• Summary
  • Contents
  • Subject index

Karl Marx, Max Weber, and Emile Durkheim are widely recognized as the trinity of sociological theory. While these three sociologists were trailblazing social theorists who enhanced the study of human behavior and its relationship to social institutions, other, more contemporary scholars were just as innovative — one of those scholars being W. E. B. Du Bois.

W. E. B. Du Bois was a political and literary giant of the 20th century, publishing over twenty books and thousand of essays and articles throughout his life. In The Social Theory of W. E. B. Du Bois, editor Phil Zuckerman assembles Du Bois's work from a wide variety of sources, including articles Du Bois published in newspapers, speeches he delivered, selections from well-known classics such as The Souls of ...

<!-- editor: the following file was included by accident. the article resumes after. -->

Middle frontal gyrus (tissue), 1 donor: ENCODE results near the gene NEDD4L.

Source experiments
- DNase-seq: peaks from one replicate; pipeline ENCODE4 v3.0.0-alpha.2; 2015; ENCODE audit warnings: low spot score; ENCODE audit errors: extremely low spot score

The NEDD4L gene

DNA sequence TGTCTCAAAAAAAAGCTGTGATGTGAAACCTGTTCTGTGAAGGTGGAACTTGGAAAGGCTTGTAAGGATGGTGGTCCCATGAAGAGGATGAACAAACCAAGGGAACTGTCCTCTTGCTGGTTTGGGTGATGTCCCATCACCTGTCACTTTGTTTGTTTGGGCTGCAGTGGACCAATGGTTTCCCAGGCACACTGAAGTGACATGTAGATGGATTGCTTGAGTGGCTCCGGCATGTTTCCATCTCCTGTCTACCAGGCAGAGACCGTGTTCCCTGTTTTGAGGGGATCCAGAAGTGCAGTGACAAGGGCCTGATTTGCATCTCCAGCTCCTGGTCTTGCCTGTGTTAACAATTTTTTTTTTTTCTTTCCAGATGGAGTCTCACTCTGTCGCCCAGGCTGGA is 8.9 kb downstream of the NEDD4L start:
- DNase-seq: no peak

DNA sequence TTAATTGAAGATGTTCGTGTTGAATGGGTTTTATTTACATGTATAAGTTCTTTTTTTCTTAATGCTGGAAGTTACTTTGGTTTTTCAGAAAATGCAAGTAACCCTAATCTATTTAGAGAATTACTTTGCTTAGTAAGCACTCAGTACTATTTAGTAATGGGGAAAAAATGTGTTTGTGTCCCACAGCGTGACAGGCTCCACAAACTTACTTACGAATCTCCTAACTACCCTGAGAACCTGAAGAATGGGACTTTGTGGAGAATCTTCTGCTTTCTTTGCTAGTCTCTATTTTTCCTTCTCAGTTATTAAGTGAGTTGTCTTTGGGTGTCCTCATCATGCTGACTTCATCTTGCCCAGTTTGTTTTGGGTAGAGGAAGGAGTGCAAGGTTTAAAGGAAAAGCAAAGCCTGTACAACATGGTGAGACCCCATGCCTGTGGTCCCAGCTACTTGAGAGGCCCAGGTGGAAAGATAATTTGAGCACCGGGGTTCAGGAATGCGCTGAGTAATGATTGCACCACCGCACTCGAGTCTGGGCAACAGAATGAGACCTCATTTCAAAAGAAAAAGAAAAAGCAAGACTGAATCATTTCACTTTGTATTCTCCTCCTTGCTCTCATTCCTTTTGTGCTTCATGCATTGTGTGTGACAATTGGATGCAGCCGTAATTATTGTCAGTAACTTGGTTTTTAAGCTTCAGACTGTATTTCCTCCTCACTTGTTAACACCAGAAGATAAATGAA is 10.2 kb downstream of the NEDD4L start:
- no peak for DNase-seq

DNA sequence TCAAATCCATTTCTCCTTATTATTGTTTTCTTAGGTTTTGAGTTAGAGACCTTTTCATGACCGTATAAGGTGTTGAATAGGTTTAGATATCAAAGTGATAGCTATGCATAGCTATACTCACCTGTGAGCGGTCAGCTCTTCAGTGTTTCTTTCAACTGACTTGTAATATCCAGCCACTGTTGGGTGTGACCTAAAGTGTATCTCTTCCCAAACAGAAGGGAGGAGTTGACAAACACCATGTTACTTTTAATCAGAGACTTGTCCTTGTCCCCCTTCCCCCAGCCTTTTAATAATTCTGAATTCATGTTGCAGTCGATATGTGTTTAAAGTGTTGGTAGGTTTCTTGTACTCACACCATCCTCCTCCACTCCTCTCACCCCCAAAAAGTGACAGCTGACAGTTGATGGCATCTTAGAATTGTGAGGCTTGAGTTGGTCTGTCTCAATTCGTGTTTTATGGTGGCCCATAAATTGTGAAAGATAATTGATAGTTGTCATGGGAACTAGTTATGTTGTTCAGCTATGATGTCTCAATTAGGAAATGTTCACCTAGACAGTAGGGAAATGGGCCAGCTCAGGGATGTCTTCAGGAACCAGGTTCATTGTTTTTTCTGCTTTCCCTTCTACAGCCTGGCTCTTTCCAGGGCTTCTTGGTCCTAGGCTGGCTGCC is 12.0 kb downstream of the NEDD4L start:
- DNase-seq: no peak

On Crime
On crime

Du Bois was one of the first criminologists to reject genetic theories of criminal behavior, favoring instead a sociological approach, emphasizing matters of history, politics, economics, and other related social phenomena. In his appraisal of black crime rates, he documented the lingering results of slavery upon black culture, the pernicious effects of segregation and slums, the daily humiliations of racism, the state's demand for young convict labor, and the grossly unequal systems of justice for whites and blacks. Antedating Jeffrey Reiman's thesis in The Rich Get Richer and the Poor Get Prison (1998) by nearly a century, Du Bois asserted in The Philadelphia Negro (1899) that black criminality must be viewed in its relation to institutional racism and class inequality: “in convictions ...

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